Carbon sequestration, also termed carbon storage, is the permanent storage of carbon dioxide (CO2), usually in deep geologic formations. Industrially-generated CO2 -- resulting from fossil fuel combustion, gasification, and other industrial processes -- is injected as a supercritical fluid into geologic reservoirs, where it is held in place by natural traps and seals. Carbon storage is one approach to minimizing atmospheric emissions of man-made CO2.
As discussed elsewhere, the main purpose of CO2 EOR such as the Weyburn Project is tertiary recovery of crude oil, but in effect substantial CO2 remains sequestered/stored as a result.
Current Status of CO2 Storage
CO2 storage is currently underway in the United States and around the world. Large, commercial-scale projects, like the Sleipner CO2 Storage Site in Norway and the Weyburn-Midale CO2 Project in Canada, have been injecting CO2 into geologic storage formations more than a decade. Each of these projects stores more than 1 million tons of CO2 per year. Large-scale efforts are currently underway in Africa, China, Australia, and Europe, as well. These commercial-scale projects are demonstrating that large volumes of CO2 can be safely and permanently stored. In addition, a number of smaller pilot projects are underway in different parts of the world to determine suitable locations and technologies for future long-term CO2 storage. To date, more than 200 small-scale CO2 storage projects have been carried out worldwide. For example, a demonstration project that captures CO2 from a pulverized coal power plant and pipes it to a geologic formation in Alabama for storage has occurred in recent years.1 For a detailed, and periodically updated listing of CO2 storage projects around the world, refer to NETL's Carbon Capture, Utilization, and Storage (CCUS) Database.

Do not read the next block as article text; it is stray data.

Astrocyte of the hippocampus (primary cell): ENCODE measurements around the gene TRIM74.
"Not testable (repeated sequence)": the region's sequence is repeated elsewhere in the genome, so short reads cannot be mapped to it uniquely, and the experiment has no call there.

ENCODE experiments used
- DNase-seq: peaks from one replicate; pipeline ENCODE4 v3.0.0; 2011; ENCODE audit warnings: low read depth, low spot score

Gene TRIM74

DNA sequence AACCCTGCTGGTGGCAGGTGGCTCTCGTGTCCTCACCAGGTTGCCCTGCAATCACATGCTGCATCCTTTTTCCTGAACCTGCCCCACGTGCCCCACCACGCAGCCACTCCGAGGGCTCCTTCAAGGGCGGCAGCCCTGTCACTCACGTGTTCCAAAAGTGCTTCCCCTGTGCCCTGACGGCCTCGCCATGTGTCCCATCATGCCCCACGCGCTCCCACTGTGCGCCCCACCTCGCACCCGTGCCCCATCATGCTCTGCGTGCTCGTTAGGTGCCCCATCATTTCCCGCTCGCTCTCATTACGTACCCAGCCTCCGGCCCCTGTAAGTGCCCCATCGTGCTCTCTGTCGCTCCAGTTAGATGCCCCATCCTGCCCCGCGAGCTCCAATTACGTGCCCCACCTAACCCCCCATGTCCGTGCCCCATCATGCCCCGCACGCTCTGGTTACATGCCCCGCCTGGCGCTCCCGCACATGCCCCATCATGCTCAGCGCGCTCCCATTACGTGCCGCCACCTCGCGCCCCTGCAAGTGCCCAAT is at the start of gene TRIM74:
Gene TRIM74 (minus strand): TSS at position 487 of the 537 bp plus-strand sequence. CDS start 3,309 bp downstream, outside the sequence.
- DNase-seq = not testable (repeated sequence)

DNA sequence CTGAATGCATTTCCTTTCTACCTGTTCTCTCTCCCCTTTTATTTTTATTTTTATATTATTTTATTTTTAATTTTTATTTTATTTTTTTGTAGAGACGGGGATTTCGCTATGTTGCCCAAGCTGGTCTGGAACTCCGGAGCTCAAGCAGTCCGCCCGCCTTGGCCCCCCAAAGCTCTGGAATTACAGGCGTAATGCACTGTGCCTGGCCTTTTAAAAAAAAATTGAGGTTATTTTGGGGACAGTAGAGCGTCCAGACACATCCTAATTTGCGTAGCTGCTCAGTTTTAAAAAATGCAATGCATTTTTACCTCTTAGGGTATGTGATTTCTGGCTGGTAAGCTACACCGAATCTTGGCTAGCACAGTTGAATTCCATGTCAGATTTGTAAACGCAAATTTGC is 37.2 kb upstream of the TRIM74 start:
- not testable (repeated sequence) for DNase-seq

Monitoring, Verification, and Accounting
An important part of carbon storage is monitoring, verification, and accounting (MVA) for the CO2 during and after injection. Geochemical sampling and geophysical imaging are used to track the CO2 plume as it is injected into the reservoir and monitor its location and lateral extent for months and years after injection. The goal is to verify that the CO2 remains permanently stored in the formation. These MVA technologies are likely to provide the basis for establishing carbon credit trading markets in the future. NETL's Carbon Storage Program has developed a detailed technical guide on MVA of CO2 stored in deep geologic formations, which provides a very thorough discussion of this subject.
Carbon capture and storage is an important component of our nation's CO2 emissions management strategy. Studies have demonstrated that CO2 storage in geologic formations can account for up to 55 percent of the emissions mitigation needed to stabilize and ultimately reduce concentrations of CO2 in the atmosphere.
1. “The SECARB Anthropogenic Test: CO2 Capture/Transportation/Storage,” Project # DE-FC26-05NT42590, Jerry Hill and Richard A. Esposito, presentation for U.S. Department of Energy, National Energy Technology Laboratory, August 2012.